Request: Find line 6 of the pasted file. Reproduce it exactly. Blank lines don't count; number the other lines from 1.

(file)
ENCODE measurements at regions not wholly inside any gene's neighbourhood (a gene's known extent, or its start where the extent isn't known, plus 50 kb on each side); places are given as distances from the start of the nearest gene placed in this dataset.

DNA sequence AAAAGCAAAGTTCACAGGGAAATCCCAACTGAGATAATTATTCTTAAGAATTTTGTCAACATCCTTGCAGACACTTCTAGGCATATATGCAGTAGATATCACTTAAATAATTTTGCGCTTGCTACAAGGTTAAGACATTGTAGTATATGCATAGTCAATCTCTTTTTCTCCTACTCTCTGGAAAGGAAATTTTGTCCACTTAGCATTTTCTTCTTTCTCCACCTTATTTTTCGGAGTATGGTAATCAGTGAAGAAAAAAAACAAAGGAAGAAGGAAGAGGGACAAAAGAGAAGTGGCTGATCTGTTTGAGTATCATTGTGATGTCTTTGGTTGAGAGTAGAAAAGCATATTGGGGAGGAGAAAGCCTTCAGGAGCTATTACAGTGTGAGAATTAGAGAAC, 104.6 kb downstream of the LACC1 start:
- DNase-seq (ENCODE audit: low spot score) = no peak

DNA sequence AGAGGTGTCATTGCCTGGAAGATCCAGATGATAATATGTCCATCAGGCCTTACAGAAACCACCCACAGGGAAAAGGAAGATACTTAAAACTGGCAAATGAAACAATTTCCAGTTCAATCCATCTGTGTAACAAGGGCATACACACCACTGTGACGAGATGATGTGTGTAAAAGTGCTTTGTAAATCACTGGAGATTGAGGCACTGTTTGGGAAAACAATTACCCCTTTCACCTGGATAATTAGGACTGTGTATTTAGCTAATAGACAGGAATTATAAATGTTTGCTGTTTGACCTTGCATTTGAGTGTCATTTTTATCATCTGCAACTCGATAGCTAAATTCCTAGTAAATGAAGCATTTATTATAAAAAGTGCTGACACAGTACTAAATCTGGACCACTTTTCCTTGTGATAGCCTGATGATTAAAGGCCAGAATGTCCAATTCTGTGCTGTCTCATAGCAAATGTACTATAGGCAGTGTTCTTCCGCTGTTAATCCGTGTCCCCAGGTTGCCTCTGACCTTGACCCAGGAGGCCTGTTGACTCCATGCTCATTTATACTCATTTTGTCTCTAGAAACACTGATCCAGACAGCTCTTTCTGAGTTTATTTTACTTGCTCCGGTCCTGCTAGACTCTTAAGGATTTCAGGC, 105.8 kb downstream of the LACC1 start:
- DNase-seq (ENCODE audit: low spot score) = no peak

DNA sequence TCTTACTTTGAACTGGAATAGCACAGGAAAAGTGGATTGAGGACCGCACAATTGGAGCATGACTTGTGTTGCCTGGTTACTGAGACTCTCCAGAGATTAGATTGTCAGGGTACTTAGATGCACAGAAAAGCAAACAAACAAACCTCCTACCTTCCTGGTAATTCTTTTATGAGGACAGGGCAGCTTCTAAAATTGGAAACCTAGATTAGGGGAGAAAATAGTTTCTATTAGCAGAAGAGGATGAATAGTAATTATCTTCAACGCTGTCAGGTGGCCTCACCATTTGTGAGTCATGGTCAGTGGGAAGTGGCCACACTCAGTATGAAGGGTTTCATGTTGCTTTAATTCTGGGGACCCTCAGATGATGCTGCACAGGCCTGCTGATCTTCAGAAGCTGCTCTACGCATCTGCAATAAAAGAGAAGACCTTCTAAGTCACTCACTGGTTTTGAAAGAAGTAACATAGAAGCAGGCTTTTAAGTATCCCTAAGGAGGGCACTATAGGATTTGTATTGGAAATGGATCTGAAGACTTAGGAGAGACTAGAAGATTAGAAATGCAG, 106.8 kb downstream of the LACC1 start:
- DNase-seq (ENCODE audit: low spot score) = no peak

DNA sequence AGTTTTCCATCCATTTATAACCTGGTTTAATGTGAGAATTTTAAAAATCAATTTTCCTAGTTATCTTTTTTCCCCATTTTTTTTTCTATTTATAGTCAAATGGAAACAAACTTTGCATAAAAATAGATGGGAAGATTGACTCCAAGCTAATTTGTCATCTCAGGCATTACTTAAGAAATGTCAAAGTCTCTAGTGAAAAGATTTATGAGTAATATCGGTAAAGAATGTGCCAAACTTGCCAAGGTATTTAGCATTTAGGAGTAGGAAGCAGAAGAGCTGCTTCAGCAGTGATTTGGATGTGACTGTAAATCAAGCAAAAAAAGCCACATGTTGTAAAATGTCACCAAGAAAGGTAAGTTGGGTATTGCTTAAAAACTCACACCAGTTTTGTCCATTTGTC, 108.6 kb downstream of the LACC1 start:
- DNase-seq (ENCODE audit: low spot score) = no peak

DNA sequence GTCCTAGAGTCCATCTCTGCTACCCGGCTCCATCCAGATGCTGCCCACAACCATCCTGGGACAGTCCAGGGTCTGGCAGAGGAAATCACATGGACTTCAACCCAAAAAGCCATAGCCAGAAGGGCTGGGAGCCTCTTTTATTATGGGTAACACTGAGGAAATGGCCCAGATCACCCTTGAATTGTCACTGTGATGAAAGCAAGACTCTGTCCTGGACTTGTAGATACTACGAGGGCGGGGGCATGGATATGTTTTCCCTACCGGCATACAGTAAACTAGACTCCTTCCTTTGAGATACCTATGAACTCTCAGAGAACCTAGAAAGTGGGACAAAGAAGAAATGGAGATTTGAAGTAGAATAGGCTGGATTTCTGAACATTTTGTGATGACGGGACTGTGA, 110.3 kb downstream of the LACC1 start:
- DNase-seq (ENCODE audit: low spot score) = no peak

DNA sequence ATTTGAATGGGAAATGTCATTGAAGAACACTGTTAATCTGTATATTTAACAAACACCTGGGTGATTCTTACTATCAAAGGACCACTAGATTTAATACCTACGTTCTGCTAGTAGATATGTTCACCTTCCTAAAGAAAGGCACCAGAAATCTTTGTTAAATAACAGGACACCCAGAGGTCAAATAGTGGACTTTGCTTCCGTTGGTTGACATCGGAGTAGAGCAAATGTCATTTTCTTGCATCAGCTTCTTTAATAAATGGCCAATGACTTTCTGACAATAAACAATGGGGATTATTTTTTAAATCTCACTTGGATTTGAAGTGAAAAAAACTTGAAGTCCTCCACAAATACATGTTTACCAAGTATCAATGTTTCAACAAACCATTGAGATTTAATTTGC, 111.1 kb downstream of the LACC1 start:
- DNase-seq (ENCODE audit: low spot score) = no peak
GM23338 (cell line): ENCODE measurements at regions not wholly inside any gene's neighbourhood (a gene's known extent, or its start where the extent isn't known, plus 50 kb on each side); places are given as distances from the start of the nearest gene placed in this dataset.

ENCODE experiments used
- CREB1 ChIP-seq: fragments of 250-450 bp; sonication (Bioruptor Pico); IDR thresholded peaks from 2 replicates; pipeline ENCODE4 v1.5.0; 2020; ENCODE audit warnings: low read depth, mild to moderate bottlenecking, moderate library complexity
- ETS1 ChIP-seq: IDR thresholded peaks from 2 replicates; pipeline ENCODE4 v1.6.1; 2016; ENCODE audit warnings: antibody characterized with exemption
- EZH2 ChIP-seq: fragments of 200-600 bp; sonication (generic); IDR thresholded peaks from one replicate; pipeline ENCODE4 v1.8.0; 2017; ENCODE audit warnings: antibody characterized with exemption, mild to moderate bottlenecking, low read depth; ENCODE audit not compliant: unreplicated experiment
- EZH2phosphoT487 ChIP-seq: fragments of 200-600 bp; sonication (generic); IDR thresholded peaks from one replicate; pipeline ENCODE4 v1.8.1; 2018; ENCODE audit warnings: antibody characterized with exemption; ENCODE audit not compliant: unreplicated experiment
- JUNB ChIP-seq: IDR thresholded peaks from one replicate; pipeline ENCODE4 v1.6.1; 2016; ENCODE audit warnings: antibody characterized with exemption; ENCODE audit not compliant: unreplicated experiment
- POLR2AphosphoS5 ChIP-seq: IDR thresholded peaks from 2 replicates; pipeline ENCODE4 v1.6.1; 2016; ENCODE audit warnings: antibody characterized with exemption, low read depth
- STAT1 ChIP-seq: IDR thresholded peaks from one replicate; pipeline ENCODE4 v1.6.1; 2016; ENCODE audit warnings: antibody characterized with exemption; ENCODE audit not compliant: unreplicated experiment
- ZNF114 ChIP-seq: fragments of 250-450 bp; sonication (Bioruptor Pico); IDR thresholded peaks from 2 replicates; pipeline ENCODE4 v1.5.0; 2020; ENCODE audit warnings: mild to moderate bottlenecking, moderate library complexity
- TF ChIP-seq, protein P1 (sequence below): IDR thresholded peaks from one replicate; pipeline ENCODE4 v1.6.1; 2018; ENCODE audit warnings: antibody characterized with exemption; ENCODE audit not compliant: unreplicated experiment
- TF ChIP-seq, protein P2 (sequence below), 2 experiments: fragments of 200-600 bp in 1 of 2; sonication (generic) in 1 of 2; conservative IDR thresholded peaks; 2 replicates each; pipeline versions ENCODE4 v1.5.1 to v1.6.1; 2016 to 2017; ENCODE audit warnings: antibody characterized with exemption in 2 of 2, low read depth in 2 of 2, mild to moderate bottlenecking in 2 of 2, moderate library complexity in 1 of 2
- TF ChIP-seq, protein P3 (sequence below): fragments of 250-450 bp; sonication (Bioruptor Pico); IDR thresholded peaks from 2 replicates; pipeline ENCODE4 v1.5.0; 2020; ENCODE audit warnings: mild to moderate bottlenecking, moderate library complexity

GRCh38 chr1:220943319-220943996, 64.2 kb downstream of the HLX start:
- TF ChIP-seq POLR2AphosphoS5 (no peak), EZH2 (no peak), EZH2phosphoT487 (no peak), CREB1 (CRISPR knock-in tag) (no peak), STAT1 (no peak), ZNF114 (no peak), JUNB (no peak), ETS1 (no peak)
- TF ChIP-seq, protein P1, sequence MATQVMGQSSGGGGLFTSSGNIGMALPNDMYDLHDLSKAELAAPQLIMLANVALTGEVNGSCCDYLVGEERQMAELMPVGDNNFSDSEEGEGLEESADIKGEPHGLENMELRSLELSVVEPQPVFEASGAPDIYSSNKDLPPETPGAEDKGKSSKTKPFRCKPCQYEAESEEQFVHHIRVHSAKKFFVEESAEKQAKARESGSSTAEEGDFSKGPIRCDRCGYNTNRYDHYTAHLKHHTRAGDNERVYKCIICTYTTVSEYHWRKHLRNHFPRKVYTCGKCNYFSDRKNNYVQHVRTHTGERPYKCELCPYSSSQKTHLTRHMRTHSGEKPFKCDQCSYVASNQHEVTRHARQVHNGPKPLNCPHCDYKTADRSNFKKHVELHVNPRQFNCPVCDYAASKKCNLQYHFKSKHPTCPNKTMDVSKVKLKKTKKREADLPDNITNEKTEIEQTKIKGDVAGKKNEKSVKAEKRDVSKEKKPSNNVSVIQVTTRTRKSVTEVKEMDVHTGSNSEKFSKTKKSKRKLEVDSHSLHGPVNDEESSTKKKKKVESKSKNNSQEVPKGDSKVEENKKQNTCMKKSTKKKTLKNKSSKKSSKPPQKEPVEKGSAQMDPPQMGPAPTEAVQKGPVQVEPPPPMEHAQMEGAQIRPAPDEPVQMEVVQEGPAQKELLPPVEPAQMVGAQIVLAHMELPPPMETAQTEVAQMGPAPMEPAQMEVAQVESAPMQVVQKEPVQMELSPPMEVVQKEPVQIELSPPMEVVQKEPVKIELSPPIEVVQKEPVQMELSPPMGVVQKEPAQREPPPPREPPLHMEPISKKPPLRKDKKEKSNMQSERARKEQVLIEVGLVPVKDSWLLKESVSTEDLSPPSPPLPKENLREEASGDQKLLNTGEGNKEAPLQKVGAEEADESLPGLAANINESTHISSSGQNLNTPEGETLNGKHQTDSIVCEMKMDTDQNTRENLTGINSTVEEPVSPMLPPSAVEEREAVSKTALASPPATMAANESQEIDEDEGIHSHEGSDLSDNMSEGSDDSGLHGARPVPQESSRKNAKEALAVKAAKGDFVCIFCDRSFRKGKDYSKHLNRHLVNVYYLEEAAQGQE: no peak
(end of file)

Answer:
DNA sequence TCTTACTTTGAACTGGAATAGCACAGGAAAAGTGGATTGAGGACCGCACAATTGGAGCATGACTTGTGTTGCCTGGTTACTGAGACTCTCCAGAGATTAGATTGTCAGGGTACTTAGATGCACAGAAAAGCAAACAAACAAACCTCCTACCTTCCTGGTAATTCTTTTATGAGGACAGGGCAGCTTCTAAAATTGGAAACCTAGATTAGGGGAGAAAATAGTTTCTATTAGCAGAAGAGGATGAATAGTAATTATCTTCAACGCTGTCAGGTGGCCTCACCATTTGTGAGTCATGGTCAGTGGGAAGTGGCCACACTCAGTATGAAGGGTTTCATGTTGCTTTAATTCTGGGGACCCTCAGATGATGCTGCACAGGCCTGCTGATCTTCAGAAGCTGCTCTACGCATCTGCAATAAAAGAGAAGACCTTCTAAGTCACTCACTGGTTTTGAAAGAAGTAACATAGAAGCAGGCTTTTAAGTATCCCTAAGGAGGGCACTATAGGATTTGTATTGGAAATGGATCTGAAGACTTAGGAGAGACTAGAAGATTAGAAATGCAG, 106.8 kb downstream of the LACC1 start: